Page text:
The service would’ve just been starting. I imagined it happening like this: the tall pastor would welcome all God’s children to him. He would make some announcements, he would ask everyone to please pray for Mrs. Bonner’s health. They’d sing: Blessed be the name of the lord, blessed be the name of the lord, blessed be the name of the lord most high. Then the pastor would call somebody up to the front, Mila or Agatha or Jessie B., where she would tell the congregation about her depression, she would talk about unthinkable darknesses, about days when she couldn’t get out of bed, about the days when she couldn’t eat, couldn’t move. And the whole congregation would nod, because they all knew. She would talk about the no-good men in her life, she would talk about staying because she didn’t know what else to do. She would talk about waking up in the middle of the night and staring at the ceiling, so lonely and scared, so cold, so desperate for love, for a hand to hold. She would talk about hitting the absolute brutal rock bottom of her loneliness, and her voice would crack, and the whole congregation would nod, tears in their eyes, because they knew.
It was a story that I was so good at telling to myself, but it only worked as long as the bath stayed warm. It didn’t work anymore, once the water got cold, to try to imagine this bright warm world where everyone was kind, where everyone spoke the same language, where they could tell you, if you asked, which places were the wrong ones to look for love. So I got out of the bath and dried my hair and put on sweatpants. I stared at my little brown face in the mirror until something started hurting behind my eyes, then went back to the other room to sit at the window. Sometimes, when I envied it all too bad, it helped to try and imagine the ugly things at the church, the secrets that I couldn’t see from up in my house, but some days I wanted to join them so badly that it didn’t even matter. I would’ve done anything. I would’ve changed my whole self. I wanted to join them so badly but instead I started crying on Ronnie’s green chair, shaking, holding my throbbing hand close to my chest. I wanted to join them but I screamed into a cushion until my stomach hurt and then got up and put two pieces of bread in the toaster. I wanted to join them but I turned on a baseball game on tv. I wanted to join them but I cracked two eggs into a pan, one-handed and awkward. I wanted to join them but everyone was already milling around, hugging goodbye, drifting back to their cars. I ate standing up. I put the plate in the sink. I wanted to join them but I wanted to die but I wanted someone to come over and sit with me and lean their head on my shoulder and tell me everything was going to be fine. I wanted to join them but I wanted my mom back but I texted the law student to ask if he’d come over. I wanted to join them but I wanted to get back in the bathtub and stay there for hours, stay there for days, stay there until my skin melted right off my body, until my bones dissolved down the drain.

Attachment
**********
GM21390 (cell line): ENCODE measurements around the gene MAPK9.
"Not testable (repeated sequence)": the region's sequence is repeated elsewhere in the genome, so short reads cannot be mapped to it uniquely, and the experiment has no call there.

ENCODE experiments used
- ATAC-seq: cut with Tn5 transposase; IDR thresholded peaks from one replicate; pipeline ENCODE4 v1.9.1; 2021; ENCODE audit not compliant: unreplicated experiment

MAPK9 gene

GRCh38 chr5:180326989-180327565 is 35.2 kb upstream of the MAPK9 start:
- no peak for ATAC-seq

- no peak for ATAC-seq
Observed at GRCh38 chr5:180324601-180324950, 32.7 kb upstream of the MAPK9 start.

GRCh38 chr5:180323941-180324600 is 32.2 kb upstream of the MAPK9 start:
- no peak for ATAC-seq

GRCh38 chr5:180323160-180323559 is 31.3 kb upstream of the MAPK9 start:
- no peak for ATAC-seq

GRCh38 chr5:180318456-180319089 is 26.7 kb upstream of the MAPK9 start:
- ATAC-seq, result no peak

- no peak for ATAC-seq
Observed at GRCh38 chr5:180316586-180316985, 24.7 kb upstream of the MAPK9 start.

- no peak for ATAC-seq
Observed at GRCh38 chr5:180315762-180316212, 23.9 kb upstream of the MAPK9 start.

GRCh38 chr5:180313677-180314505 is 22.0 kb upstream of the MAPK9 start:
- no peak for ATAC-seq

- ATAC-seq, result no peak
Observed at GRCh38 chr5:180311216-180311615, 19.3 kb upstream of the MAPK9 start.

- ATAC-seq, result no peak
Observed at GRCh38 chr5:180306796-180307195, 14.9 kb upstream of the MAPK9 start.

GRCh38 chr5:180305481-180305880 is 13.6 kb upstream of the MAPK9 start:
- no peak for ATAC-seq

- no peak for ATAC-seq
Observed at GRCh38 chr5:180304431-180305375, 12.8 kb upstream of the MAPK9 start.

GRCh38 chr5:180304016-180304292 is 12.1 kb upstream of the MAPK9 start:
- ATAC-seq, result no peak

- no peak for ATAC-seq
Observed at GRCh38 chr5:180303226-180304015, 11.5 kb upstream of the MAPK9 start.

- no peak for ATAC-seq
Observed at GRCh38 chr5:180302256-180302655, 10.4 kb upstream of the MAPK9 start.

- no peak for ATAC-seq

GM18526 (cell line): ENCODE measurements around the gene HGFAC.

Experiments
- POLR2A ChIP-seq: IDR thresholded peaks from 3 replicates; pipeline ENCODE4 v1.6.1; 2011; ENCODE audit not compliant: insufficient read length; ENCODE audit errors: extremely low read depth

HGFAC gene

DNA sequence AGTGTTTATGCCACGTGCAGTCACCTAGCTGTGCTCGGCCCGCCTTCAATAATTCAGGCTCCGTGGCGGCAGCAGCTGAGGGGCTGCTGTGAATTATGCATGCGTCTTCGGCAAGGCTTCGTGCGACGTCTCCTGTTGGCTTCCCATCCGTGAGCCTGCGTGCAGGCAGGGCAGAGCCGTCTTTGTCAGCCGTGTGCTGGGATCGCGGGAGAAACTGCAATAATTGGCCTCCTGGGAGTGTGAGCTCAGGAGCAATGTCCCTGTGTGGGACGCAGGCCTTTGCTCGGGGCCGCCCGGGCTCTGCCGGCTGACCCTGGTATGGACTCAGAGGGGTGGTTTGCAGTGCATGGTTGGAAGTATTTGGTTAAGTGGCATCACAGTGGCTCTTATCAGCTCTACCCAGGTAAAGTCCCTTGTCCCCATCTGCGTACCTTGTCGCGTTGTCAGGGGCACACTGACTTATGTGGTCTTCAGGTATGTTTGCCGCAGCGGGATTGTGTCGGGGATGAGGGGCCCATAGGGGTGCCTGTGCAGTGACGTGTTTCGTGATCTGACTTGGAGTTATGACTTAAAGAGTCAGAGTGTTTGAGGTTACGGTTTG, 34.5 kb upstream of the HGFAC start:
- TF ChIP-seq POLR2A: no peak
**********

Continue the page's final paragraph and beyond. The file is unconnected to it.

Claire Comstock-Gay writes horoscopes for The Rumpus. This is her first piece of published fiction. She lives in New Orleans.